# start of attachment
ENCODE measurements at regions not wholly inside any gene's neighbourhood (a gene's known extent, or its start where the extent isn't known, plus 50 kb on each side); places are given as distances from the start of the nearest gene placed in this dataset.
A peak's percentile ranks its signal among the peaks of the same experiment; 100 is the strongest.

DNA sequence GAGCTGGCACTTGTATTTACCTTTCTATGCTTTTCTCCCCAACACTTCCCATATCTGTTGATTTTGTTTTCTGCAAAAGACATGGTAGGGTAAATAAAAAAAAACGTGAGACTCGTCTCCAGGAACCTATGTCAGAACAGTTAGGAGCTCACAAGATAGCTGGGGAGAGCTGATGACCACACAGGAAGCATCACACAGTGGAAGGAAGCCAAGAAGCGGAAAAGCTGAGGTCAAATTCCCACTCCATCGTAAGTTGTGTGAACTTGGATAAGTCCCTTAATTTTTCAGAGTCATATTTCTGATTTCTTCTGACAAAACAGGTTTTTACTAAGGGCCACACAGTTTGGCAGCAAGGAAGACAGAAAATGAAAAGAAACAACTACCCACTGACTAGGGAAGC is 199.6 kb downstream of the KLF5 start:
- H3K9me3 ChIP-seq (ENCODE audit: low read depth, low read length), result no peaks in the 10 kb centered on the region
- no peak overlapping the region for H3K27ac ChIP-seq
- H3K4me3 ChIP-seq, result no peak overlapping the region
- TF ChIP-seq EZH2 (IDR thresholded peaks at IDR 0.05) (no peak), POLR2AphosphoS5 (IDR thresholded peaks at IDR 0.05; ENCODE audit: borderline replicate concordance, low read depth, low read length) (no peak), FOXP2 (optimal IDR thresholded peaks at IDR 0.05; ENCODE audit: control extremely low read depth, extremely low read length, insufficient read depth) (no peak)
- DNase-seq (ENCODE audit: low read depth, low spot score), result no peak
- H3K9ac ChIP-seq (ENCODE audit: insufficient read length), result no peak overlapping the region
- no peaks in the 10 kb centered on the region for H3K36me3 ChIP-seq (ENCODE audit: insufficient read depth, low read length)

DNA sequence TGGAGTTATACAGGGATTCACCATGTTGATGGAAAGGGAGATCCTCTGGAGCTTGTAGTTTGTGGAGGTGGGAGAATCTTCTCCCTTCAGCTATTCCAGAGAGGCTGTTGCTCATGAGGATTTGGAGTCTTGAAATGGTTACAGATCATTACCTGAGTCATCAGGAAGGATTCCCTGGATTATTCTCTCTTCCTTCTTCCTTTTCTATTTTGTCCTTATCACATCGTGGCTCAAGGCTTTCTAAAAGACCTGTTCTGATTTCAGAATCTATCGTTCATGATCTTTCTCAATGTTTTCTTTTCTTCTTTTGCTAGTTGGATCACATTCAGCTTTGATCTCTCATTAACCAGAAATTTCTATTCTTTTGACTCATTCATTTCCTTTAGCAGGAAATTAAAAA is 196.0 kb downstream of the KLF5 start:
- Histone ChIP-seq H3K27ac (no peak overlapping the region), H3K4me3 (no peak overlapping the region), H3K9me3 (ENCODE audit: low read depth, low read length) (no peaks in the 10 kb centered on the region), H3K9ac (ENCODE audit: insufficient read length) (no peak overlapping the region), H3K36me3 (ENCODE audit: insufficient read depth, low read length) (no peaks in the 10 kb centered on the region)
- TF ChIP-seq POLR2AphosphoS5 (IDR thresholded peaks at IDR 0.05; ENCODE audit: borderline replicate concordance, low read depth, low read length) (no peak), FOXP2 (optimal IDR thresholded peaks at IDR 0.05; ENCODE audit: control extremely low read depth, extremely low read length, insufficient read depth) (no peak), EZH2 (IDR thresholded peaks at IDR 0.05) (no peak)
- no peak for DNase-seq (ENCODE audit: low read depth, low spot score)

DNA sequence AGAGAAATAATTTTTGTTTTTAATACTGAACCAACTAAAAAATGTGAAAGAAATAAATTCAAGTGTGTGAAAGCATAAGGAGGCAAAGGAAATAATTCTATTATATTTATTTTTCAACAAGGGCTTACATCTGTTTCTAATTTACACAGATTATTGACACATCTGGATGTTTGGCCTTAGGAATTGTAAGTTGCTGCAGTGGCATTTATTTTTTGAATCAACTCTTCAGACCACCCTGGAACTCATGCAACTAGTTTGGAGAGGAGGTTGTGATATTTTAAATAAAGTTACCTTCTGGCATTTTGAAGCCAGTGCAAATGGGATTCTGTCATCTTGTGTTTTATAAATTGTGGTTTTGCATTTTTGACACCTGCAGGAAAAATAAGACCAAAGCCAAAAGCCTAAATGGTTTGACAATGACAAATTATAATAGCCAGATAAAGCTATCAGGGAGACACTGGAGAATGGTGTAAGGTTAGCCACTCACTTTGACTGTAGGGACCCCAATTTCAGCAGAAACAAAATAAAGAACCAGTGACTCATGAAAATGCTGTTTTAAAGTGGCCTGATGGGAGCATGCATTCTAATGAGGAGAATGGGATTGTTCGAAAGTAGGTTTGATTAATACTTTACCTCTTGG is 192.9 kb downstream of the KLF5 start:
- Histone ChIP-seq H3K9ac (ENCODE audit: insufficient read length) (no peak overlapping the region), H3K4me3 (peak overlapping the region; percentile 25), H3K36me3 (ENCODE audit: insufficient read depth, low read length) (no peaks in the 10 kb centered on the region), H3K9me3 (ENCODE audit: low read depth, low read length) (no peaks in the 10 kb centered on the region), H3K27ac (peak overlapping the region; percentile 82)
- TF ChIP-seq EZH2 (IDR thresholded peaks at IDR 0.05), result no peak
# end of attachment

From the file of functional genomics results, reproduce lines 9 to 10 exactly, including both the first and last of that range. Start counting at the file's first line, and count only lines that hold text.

- H3K9ac ChIP-seq (ENCODE audit: insufficient read length), result no peak overlapping the region
- no peaks in the 10 kb centered on the region for H3K36me3 ChIP-seq (ENCODE audit: insufficient read depth, low read length)